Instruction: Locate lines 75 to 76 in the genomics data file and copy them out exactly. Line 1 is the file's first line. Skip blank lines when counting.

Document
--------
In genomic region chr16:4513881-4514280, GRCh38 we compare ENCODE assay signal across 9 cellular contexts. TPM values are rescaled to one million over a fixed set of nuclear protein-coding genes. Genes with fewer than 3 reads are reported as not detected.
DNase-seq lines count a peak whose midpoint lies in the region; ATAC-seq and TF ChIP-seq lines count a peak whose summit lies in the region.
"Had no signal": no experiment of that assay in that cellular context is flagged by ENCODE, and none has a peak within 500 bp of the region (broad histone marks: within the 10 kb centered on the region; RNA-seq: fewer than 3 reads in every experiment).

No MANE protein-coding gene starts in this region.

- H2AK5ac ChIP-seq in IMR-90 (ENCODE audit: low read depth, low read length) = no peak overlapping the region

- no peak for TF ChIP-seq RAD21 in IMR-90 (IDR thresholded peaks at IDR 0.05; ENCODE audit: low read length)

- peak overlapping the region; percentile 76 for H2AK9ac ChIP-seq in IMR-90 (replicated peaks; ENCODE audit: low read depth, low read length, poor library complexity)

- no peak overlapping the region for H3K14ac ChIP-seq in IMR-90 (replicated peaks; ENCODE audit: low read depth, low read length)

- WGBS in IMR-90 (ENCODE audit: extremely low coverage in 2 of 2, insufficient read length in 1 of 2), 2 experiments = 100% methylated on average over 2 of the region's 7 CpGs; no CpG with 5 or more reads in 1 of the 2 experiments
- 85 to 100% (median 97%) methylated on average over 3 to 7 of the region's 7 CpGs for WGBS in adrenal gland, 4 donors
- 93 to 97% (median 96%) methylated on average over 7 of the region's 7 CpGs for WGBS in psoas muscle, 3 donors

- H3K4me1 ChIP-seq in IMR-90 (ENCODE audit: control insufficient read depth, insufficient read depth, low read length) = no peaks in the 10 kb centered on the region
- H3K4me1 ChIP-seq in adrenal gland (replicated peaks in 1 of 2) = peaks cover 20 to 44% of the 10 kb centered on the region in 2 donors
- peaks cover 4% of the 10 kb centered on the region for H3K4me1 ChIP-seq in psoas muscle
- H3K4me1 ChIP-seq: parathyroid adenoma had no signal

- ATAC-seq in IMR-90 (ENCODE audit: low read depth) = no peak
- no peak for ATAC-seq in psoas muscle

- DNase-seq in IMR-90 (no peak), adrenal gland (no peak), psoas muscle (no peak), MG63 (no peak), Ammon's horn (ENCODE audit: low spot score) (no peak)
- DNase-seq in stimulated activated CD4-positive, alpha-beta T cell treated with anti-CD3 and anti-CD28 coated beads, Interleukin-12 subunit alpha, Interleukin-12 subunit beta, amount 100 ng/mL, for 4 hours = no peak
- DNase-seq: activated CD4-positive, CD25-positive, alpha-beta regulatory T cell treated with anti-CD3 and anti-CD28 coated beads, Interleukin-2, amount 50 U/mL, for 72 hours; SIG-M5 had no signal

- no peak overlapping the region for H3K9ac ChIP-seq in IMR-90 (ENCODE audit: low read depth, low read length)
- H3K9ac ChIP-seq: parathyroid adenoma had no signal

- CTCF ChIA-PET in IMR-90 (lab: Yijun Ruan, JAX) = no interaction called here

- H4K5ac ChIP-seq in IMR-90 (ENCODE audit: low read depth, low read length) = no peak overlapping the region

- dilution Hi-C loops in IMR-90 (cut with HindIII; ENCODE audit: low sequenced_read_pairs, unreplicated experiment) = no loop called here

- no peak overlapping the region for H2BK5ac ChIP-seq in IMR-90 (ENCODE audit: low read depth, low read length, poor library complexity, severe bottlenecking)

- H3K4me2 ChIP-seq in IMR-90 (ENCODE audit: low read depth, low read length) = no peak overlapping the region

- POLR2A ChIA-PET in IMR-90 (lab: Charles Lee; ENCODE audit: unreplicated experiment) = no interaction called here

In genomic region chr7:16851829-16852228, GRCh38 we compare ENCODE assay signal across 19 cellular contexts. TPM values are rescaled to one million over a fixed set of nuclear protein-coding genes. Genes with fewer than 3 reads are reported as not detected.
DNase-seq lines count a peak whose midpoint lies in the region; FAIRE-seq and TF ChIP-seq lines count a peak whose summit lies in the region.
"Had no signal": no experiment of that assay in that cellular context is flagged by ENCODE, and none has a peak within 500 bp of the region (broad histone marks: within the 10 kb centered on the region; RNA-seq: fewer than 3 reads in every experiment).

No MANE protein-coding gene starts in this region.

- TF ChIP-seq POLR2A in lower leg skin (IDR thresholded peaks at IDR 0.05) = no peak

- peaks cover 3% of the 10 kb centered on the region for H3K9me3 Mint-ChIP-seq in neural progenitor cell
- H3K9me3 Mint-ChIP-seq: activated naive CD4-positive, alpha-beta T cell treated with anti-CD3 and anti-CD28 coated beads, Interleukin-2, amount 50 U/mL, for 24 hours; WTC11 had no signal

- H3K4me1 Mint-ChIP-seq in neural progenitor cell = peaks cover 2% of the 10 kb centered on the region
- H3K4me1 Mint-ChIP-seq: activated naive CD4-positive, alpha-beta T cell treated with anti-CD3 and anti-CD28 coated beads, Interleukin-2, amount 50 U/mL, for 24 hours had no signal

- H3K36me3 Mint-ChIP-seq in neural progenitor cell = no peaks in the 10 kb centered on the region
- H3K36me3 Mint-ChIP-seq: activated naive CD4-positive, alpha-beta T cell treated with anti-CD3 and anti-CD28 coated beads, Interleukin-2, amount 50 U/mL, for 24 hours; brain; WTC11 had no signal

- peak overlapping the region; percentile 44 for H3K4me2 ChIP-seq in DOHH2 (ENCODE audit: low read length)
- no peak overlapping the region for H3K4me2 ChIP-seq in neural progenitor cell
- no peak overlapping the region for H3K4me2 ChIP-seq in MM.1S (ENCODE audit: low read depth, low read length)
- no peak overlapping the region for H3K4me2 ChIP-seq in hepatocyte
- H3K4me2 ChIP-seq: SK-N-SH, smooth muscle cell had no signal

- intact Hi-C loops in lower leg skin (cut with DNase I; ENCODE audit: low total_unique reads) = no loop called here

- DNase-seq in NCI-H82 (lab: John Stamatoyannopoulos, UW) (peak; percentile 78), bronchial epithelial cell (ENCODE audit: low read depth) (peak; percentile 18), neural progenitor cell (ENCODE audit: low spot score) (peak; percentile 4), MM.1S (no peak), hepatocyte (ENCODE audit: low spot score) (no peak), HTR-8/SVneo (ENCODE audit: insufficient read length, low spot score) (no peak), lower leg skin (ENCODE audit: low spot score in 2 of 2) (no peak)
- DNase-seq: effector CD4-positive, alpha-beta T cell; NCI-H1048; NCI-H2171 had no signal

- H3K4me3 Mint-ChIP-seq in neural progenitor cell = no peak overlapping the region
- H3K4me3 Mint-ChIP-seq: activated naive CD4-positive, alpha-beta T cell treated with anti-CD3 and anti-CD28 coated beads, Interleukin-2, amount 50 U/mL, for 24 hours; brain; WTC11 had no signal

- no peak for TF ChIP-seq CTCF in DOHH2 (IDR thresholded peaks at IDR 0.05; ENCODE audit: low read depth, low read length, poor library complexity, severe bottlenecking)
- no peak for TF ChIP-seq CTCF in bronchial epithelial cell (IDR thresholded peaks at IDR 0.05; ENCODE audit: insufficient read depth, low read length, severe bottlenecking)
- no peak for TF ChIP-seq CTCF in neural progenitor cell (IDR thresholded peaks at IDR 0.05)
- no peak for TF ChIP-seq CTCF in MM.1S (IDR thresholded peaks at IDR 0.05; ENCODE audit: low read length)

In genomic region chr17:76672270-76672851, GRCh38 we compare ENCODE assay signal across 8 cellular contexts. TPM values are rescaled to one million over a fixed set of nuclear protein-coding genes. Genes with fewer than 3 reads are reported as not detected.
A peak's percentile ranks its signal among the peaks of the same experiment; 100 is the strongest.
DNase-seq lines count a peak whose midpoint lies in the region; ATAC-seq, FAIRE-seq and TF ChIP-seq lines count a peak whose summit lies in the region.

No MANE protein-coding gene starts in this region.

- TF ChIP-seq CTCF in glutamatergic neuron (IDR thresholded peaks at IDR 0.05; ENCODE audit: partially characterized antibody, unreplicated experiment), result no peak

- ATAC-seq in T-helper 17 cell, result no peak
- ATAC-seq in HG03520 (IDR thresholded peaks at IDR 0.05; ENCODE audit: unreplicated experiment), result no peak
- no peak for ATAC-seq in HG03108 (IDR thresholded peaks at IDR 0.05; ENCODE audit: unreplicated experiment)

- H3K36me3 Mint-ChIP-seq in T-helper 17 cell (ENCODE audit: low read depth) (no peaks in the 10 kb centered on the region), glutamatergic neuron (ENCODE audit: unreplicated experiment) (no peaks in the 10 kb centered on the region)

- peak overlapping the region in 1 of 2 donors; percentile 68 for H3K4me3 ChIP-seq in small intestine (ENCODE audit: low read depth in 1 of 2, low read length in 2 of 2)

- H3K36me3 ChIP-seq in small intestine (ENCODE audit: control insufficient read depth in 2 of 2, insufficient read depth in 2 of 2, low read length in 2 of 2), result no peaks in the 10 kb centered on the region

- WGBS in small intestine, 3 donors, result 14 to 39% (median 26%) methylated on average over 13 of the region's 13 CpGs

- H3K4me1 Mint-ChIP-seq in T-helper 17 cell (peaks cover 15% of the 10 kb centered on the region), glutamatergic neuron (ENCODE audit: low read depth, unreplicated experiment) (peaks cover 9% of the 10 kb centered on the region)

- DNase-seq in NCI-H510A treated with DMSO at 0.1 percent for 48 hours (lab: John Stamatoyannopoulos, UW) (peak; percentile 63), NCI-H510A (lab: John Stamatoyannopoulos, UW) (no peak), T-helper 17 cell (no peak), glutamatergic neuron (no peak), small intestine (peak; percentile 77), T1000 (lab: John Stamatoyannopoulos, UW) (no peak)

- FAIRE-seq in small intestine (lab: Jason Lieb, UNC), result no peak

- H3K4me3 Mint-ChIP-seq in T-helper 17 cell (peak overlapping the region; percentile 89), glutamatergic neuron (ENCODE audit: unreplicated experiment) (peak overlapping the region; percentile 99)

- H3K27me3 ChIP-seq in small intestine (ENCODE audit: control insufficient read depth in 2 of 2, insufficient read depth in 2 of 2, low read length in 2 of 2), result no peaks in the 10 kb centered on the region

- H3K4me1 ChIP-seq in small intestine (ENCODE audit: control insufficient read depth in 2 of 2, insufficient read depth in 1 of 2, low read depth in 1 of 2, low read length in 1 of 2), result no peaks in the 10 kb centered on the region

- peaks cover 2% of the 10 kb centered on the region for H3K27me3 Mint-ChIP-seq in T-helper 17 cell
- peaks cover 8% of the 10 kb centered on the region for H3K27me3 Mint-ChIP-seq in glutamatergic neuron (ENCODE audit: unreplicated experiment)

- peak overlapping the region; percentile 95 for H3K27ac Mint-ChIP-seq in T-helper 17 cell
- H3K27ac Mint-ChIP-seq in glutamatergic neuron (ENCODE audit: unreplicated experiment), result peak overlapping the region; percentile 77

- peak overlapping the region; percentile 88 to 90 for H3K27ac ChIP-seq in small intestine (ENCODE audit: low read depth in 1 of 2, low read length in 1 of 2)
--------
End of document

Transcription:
- H3K27ac Mint-ChIP-seq in glutamatergic neuron (ENCODE audit: unreplicated experiment), result peak overlapping the region; percentile 77

- peak overlapping the region; percentile 88 to 90 for H3K27ac ChIP-seq in small intestine (ENCODE audit: low read depth in 1 of 2, low read length in 1 of 2)